“The problem is getting worse faster than we’re getting better,” said Tony Sager, chief operating officer of the Information Assurance Directorate at the National Security Agency, which includes some of the U.S. government’s best cyberexperts. “We’re not keeping pace.”
To look inside the cyberbazaar, to find details on prices and goods for sale, Bloomberg News gathered information through publicly available websites and in restricted forums, aided in this search by cybersecurity experts. Some of the information was provided through online interviews with participants, who protected their real identities as they discussed details on their lives and criminal operations.
How to Verify
The cyberunderground thrives because of anonymity: Hackers can devise any persona to conduct business and use a variety of technical tricks to hide their tracks. Their stories were verified to the extent possible by security experts who have watched the careers and methods of specific hackers for years.
As recently as 2008, the fight between those who protect computer networks and those who attack them was about evenly matched. That’s no longer the case, according to the cybercops. The defenders are losing the battle because of a combination of their opponents’ technical achievements and rapid advances in a global supply chain of theft.
In 2009, Symantec cataloged 2.8 million new viruses infecting computers. A year later, that number had jumped to 286 million. One reason for the hundredfold growth is that sophisticated viruses now change their digital signatures as they infect new machines. Because anti-virus software uses a catalog of known signatures to stop infections, the dominant cybersecurity technology in many cases is useless as a result.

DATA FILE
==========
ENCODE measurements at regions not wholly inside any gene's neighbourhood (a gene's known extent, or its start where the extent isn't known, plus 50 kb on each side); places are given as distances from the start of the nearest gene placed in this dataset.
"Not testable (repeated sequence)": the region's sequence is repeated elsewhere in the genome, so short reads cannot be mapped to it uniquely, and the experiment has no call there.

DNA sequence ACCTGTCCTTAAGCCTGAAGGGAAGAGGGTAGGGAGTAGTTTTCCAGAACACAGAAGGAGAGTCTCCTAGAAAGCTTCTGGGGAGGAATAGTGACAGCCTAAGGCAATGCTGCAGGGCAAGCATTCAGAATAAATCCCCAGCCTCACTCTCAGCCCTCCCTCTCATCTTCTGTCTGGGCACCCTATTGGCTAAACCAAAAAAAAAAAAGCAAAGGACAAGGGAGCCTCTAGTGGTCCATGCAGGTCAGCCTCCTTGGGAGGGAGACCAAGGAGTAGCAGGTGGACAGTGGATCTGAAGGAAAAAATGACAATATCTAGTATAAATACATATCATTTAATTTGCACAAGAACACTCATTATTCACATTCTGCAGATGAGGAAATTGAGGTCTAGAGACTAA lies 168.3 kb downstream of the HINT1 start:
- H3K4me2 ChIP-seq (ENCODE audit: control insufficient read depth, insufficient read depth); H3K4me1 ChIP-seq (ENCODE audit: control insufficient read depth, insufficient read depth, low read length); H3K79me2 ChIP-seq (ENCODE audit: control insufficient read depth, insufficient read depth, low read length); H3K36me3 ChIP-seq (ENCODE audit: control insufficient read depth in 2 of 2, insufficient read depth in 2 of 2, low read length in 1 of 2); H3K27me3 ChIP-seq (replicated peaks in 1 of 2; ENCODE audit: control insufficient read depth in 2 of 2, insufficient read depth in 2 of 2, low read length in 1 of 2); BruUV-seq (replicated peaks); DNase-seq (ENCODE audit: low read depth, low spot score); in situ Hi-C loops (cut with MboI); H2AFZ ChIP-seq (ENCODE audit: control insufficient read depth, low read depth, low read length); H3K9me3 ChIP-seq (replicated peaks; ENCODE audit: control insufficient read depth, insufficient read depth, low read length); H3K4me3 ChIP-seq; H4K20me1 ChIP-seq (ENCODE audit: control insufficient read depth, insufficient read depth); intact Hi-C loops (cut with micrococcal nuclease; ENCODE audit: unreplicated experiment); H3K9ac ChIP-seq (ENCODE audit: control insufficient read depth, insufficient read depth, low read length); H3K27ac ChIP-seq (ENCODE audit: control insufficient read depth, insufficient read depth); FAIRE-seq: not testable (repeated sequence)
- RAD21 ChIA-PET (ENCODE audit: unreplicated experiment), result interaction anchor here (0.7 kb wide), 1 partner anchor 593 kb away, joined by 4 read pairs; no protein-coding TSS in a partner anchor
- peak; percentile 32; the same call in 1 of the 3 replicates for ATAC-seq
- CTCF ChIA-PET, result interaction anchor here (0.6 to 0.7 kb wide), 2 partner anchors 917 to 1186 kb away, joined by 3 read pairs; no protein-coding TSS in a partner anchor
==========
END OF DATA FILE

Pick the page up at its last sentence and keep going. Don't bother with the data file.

Some of the market’s most advanced malware -- stealth software that steals data or lets hackers take remote command of a computer -- can be bought for a few thousand dollars. Sophisticated spam operations implant the malware in computers for pennies per victim.
Black-market vendors test malware against the latest anti-virus programs; provide hosting for command-and-control servers in countries that can’t be touched by U.S. law enforcement; or start a directed denial-of-service attack on a commercial or other website priced by the number of hours the site is down.